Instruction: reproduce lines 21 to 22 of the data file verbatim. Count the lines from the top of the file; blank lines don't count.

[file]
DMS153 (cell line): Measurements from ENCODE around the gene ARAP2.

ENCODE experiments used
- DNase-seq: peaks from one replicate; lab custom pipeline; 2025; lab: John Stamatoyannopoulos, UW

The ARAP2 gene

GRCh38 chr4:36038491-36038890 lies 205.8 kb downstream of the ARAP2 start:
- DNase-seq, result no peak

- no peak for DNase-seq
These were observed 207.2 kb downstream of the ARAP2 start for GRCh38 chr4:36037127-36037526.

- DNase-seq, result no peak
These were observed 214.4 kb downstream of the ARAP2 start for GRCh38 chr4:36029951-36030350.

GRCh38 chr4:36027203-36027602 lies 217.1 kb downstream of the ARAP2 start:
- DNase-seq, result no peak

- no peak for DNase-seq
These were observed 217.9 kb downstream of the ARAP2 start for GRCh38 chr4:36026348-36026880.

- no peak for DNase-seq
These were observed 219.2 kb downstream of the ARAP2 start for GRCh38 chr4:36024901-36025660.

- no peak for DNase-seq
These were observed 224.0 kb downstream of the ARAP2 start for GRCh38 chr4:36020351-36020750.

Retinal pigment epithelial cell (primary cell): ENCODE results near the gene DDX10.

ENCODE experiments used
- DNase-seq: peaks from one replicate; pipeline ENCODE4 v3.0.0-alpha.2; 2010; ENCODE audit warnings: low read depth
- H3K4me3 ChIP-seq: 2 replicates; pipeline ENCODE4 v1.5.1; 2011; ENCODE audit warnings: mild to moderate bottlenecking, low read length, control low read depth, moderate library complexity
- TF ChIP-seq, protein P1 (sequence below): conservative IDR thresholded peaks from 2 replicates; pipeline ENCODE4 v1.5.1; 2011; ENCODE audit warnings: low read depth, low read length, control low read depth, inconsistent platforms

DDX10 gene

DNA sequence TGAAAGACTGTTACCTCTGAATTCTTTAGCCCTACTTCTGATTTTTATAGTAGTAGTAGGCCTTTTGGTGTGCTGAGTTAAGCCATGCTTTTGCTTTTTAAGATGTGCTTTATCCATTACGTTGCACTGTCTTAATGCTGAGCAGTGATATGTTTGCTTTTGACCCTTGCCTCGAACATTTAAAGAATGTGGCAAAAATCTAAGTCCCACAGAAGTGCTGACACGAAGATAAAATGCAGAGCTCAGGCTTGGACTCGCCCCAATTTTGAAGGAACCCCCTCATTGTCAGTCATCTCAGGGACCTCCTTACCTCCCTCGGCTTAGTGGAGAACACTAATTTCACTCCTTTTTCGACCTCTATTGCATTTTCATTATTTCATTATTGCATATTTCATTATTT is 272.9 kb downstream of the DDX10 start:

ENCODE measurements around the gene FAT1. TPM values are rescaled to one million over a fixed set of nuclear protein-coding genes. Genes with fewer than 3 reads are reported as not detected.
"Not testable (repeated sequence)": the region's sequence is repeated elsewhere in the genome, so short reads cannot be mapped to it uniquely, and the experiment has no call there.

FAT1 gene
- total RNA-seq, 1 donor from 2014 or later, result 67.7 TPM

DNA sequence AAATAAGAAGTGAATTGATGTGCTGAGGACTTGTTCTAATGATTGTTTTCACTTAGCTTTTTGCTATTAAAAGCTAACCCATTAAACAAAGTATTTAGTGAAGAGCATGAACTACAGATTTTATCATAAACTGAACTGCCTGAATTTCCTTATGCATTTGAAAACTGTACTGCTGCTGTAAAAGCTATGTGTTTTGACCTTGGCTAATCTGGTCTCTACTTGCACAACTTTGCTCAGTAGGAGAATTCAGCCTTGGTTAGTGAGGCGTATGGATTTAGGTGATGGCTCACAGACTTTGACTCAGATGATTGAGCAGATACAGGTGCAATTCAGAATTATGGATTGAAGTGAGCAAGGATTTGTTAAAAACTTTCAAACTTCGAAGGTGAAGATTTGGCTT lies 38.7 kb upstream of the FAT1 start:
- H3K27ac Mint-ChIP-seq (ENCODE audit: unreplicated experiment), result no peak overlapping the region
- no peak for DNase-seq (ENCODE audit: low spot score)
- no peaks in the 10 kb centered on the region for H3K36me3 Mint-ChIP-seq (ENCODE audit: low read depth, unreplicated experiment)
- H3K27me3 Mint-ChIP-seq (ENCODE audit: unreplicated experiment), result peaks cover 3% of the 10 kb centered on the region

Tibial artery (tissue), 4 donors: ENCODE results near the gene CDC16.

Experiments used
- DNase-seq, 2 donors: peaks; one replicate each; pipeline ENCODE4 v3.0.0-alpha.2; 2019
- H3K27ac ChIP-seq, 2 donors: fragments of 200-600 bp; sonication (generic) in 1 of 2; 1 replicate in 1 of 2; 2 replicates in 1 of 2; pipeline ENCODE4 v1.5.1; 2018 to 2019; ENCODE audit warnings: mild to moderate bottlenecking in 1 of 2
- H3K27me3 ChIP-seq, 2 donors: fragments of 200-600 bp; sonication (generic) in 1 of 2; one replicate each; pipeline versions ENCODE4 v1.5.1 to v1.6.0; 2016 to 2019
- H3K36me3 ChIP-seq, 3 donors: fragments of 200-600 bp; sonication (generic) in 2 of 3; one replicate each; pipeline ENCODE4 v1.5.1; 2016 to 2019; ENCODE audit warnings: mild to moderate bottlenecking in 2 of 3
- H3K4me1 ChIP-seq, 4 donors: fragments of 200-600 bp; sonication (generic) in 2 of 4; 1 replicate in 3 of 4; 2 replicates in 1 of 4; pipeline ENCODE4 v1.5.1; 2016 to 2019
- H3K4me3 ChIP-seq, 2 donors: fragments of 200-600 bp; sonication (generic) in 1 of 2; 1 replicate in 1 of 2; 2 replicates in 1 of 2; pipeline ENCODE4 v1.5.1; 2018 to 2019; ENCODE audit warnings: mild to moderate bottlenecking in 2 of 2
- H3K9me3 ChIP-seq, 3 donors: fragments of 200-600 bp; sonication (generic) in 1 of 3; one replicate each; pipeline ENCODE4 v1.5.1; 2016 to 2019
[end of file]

- DNase-seq: peaks from one replicate; pipeline ENCODE4 v3.0.0-alpha.2; 2010; ENCODE audit warnings: low read depth
- H3K4me3 ChIP-seq: 2 replicates; pipeline ENCODE4 v1.5.1; 2011; ENCODE audit warnings: mild to moderate bottlenecking, low read length, control low read depth, moderate library complexity